Nicknamed "Son of Scribe," because his father, Ross Newhan, is a long-time baseball writer for the Los Angeles Times (Ross was inducted into the writer's wing of the Baseball Hall of Fame in August 2001), David Newhan is currently a member of the Baltimore Orioles, who are 39-50 and in fourth place in the AL East through July 18, 2004. Newhan has played in 27 games and is batting a staggering .420 (42-100) with four home runs, 19 RBI, and 21 runs scored. His emergence with Baltimore is so stunning that David's spectacular comeback was featured in The New York Times sports section on July 4, 2004.
Before his major league career, Newhan attended Cypress Junior College, Georgia Tech, and Pepperdine; he was All-West Coast Conference in 1995 after leading the league in slugging and home runs. Drafted in the 17th round of the 1995 draft by the Oakland A's, Newhan was traded to the San Diego Padres two years later. In 1999, he made his big league debut with the Padres, hitting only .140 in 32 games. He did have a great debut, though, going 3-for-4 against Oakland on June 8 while becoming the first San Diego player in 19 years to get hits in his first two at-bats.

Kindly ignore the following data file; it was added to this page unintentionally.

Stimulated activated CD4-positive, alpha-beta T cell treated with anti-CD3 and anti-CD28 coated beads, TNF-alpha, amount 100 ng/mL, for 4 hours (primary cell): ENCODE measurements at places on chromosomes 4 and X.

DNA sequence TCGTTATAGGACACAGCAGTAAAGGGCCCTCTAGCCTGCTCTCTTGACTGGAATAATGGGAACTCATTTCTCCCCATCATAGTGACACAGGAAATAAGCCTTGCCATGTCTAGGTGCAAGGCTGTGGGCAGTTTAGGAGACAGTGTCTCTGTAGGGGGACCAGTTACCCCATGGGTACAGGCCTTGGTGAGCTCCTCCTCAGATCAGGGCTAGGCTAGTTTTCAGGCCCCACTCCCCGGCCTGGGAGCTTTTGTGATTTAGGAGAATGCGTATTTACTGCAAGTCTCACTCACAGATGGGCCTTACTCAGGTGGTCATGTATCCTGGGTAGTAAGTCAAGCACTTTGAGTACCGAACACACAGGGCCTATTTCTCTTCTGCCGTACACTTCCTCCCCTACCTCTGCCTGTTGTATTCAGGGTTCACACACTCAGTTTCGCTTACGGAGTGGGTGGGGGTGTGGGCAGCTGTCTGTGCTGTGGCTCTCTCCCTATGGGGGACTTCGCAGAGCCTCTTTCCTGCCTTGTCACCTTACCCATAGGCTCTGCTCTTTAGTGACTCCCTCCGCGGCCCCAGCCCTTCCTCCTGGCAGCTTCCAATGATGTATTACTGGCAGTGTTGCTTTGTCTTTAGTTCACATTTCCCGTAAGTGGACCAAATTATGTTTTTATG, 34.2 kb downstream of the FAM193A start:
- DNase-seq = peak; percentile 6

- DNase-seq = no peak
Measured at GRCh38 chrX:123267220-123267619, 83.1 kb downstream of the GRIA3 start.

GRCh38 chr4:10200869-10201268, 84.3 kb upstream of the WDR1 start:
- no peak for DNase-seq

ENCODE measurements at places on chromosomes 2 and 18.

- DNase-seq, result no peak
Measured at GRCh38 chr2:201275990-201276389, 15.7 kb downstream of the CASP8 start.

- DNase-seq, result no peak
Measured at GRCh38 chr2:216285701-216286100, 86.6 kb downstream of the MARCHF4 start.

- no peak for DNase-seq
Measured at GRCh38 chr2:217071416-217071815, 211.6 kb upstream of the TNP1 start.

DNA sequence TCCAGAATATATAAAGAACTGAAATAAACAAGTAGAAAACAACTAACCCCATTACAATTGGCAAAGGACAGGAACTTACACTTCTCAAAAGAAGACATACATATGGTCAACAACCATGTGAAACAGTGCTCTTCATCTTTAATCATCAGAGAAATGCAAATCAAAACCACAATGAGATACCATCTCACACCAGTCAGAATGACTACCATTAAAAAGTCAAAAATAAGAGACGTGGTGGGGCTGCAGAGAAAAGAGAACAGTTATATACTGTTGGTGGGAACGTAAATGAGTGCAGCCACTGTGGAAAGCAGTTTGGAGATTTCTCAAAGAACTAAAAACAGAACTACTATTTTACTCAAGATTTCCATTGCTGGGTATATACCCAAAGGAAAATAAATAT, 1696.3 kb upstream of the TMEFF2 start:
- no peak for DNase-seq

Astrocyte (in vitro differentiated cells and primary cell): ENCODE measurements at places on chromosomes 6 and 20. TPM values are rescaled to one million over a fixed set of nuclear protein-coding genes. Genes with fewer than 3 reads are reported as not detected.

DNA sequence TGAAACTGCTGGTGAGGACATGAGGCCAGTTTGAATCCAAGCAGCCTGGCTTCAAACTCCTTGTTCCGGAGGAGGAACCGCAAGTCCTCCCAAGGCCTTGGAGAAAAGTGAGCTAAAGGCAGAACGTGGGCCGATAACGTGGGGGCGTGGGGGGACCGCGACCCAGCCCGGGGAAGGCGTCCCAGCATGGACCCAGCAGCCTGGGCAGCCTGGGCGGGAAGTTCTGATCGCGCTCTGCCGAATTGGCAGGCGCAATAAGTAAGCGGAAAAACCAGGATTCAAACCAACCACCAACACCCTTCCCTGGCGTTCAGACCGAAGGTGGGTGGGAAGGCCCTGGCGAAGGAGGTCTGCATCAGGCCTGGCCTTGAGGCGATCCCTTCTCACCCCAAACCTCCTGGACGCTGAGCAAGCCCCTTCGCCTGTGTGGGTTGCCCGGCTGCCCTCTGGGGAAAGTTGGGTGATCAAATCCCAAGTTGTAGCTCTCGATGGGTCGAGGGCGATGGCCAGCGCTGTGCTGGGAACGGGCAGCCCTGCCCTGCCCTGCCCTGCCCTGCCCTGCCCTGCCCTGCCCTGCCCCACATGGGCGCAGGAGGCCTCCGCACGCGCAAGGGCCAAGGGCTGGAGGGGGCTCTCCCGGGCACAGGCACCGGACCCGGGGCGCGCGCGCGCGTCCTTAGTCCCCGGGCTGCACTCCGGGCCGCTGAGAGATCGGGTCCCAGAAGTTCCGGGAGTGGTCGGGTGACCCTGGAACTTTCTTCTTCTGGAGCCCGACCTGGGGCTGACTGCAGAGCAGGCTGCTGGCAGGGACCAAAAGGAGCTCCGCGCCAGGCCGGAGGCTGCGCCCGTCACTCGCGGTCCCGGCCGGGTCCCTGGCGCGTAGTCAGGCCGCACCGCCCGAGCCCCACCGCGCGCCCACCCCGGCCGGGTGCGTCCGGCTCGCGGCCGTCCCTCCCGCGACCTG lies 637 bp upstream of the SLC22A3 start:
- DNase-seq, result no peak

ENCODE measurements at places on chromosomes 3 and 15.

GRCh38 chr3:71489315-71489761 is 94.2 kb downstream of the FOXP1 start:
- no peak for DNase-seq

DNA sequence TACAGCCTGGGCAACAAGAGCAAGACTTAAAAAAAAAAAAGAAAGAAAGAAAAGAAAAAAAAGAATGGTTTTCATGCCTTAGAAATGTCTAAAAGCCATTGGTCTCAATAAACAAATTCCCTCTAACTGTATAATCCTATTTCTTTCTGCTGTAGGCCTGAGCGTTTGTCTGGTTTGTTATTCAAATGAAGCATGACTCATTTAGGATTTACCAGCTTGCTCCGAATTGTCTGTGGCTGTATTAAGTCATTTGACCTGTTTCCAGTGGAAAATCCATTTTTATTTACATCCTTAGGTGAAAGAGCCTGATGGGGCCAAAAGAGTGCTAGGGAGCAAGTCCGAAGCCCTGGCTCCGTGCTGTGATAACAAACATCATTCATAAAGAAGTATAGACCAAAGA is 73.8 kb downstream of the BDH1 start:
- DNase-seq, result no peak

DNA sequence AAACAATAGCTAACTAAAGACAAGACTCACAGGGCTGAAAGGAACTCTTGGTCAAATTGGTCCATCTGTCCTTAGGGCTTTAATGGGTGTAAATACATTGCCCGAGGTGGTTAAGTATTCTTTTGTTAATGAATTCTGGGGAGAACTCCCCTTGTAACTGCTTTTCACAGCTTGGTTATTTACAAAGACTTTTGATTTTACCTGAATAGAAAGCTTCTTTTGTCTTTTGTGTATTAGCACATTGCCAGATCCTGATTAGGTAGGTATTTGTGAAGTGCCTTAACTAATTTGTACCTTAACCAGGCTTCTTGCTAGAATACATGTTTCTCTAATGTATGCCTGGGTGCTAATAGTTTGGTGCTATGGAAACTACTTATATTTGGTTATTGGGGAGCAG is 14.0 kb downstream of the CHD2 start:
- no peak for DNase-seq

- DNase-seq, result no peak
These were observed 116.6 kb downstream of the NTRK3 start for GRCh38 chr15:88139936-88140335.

David started the 2000 season as a second baseman for the San Diego Padres, for whom he hit .150. He was sent to AAA Las Vegas, then traded to the Phillies, for whom he played the final weeks of the 2000 season. David played in 10 games and hit .176 for the Phils. During the 2001 season, David appeared in 7 games for the Phillies, going 2-6 with 1 RBI and 2 runs scored before injuring his shoulder; he had season-ending shoulder surgery on May 25. Before going on the DL, Newhan also played in 13 games with AAA Scranton-Wilkes Barre, hitting .109 (6-55).
Source: Jews in Sports
Photo courtesy Colorado Springs Sky Sox